I used to strive for perfection – good grades, kind friend, receiver of positive feedback, praise and love no matter where I went. To add to this, I used to care very much about how others perceived me.
So what would happen the moment someone threw some criticism or negative feedback my way? Cue tears, anxiety, and a disconnected feeling from self.
Eventually, I got a little wiser as I learned that perfectionism was no way to live. It’s no fun hanging my worth on other people’s words.
Although as a founder I put myself out there on a daily basis, and I live by “progress not perfection,” I still need a reminder that perfection is bullshit and you can’t please everyone.
The other day I received some less-than-ideal feedback on a work project. I took a step back to process, and as I gave myself time to assess, I started to feel grateful. Two years ago negative feedback would have sent me into a very dark place. This time, I handled it differently.
Here are the four things I did to move past negative feedback, push through perfectionism and continue as a mission-driven founder.
(1) Feel like Sh*t
I’m fine…really. That moment of wanting to hurry up and feel better.
I’ve said this before, but it’s so important to sit with our feelings especially when we want to rush through them.
Do you feel like a failure? Fine.
Are your feelings hurt? OK.
Do the other person’s words infuriate you?
Process it all – the hurt, the disappointment, the anger, whatever it may be.
Giving myself permission to feel bad is so liberating. It takes some time (a.k.a it will not take me one hour but rather a day or two), but this is the more productive path because I’m not putting a bandaid on the problem. Furthermore, it’s an opportunity to build my resilience.
If you’ve failed before or someone said something that seriously stung, I get it.
Sit with the sting. Let yourself feel bad for awhile.
(2) Turn that Negative into a Positive
You may have heard that if you’re not failing, you’re not trying hard enough. This is an important reminder especially when you’re getting that painful feedback or someone says your work is crap.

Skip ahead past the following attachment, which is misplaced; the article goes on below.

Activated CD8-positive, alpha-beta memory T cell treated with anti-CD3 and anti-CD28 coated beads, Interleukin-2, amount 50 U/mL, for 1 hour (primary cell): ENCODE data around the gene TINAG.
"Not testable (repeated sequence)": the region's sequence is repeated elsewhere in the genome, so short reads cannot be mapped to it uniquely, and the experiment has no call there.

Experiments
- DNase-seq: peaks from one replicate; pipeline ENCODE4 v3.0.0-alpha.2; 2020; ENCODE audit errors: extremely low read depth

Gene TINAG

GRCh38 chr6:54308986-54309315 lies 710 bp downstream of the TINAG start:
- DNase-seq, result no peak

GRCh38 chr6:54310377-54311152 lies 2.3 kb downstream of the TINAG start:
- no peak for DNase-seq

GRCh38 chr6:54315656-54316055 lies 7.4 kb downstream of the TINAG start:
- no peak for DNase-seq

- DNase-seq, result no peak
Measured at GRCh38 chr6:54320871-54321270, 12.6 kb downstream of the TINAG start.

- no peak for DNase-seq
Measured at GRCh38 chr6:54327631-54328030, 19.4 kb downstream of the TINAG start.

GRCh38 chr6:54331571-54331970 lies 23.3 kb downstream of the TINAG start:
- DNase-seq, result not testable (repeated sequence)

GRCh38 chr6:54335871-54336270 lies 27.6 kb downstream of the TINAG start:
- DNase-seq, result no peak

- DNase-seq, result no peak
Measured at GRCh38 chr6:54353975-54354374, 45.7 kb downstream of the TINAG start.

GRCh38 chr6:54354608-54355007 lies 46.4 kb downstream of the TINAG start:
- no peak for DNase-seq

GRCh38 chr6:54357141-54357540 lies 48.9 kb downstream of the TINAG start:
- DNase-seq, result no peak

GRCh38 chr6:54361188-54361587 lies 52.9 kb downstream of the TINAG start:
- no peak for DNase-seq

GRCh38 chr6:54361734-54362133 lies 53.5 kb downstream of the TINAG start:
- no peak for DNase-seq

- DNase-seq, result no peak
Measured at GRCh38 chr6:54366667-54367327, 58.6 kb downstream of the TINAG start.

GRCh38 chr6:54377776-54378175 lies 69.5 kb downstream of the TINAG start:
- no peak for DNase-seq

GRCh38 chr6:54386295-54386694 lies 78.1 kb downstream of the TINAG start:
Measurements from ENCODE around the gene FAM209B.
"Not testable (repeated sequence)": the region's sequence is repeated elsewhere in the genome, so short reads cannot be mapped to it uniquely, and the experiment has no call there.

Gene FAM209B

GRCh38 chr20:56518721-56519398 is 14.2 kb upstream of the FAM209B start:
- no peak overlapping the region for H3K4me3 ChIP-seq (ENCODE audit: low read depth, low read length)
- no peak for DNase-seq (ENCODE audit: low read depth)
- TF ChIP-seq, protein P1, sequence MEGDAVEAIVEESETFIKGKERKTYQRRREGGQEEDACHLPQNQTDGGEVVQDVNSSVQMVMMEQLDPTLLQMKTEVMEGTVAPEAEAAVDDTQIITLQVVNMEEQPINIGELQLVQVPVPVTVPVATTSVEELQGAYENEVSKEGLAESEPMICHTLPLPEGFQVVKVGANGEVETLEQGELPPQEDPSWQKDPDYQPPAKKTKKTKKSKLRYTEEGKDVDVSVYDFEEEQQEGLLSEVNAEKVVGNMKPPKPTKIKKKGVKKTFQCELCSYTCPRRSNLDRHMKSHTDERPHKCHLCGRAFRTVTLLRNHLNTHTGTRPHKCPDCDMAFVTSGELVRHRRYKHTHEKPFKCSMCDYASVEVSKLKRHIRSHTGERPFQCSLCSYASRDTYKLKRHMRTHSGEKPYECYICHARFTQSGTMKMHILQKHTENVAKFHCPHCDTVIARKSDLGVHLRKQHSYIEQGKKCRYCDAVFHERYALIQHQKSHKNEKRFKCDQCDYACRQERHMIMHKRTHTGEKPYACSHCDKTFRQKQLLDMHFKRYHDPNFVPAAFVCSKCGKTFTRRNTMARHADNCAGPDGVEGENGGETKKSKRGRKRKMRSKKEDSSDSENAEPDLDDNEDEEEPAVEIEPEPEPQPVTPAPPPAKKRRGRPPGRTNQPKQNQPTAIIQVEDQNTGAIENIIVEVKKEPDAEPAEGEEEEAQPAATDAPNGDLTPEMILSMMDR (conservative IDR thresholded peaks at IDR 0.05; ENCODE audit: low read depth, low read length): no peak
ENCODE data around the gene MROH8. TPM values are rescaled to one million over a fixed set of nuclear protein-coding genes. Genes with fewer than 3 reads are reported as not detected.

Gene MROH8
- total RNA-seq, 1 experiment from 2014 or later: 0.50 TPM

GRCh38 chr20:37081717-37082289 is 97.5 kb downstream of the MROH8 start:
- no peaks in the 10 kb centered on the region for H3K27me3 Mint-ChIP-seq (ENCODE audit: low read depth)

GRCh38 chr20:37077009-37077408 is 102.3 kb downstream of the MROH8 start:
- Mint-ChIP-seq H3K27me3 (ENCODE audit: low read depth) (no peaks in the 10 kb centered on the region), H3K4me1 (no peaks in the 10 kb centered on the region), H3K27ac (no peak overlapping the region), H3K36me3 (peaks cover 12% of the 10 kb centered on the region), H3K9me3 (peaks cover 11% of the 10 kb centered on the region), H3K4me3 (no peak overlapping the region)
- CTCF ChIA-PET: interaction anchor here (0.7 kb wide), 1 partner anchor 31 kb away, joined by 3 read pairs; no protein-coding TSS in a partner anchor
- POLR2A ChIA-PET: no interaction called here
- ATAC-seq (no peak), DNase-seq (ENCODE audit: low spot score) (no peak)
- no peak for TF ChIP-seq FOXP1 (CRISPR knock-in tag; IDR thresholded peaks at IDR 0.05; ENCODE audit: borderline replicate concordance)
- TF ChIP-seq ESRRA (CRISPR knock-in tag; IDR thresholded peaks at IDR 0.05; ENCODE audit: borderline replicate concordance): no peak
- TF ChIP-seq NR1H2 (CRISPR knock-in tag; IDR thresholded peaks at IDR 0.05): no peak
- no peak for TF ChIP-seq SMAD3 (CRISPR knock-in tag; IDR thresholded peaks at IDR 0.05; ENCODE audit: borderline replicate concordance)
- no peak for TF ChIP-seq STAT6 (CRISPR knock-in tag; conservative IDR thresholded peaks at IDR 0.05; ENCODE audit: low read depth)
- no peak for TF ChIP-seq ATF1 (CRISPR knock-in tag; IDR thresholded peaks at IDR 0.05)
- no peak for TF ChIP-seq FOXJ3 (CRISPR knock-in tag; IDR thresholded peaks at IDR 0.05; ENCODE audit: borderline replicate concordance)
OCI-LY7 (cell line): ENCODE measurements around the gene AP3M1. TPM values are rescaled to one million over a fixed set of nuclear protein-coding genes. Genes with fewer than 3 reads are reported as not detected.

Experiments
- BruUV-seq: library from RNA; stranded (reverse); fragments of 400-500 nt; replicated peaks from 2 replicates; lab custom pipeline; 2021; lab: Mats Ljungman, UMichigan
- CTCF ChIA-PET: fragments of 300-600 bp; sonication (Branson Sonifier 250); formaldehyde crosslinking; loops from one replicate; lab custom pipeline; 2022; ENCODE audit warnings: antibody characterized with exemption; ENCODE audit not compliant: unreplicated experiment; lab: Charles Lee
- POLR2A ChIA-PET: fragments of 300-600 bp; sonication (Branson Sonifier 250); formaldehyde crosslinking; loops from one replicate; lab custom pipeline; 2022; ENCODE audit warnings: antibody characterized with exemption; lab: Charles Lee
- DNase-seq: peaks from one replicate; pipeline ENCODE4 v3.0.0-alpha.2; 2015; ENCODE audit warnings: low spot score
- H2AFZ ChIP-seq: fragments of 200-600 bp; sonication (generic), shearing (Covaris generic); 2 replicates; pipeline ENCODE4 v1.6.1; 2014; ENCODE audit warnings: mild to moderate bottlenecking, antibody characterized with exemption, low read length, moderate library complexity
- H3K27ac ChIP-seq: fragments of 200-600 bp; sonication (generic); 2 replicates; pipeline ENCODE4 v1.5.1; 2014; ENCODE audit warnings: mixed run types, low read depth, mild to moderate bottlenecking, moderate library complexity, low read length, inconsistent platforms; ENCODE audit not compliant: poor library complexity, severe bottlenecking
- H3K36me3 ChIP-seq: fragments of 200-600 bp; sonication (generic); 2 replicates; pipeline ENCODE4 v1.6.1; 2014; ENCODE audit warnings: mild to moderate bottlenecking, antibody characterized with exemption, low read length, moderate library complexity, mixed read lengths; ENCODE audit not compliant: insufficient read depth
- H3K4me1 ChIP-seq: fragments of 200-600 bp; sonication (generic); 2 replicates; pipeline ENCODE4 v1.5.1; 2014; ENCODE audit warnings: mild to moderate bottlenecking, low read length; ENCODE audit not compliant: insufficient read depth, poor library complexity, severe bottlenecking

There are several reasons someone could give you that type of feedback from they’re a hater to they can’t take responsibility for their own lives and outcomes or they have a legitimate point that can help you grow.
The reason right now doesn’t matter. Celebrate the negative feedback as it’s a sign you’re putting yourself out there. And what will the result be?
Whether you’re in a 9 to 5 or running your own business, the growth you experience will lead to improved output. How will the growth you experience impact your work moving forward?
(3) Develop a Framework for Analyzing Feedback
It’s easy to get some feedback at work or on a project and think – I must make changes immediately. I’ve fallen into this trap so many times, and I’m constantly working on it.
Whether it’s getting feedback on a career transition or a project at work, have a list of questions and criteria that can help you analyze what’s being shared with you.
- What’s the role of the person providing the feedback, and how are they connected to your work?
- What are her goals and how do they differ from yours? Do you even have the same goals?
- Have you heard this feedback before?
A friend and colleague Lindsay Tabas, Founder of The Lady Engineer’s Secret Advantage, stresses identifying a pattern in your feedback before jumping to make any changes. For example, if you’re in the process of a 360-degree review, get feedback from at least a handful of people. If at least three people are sharing a similar evaluation, there’s a theme there.
We’ve put together a more in-depth workbook to help you process feedback. Download it HERE.
(4) Release It
Whether you take the feedback to heart and implement changes, or you ignore it altogether, don’t hold on to it.
Go back to making progress and striving for excellence, but know that perfectionism will only hold you back.
Have you received any negative feedback at work? How do you process it? What’s one thing you can do differently when processing negative or positive feedback?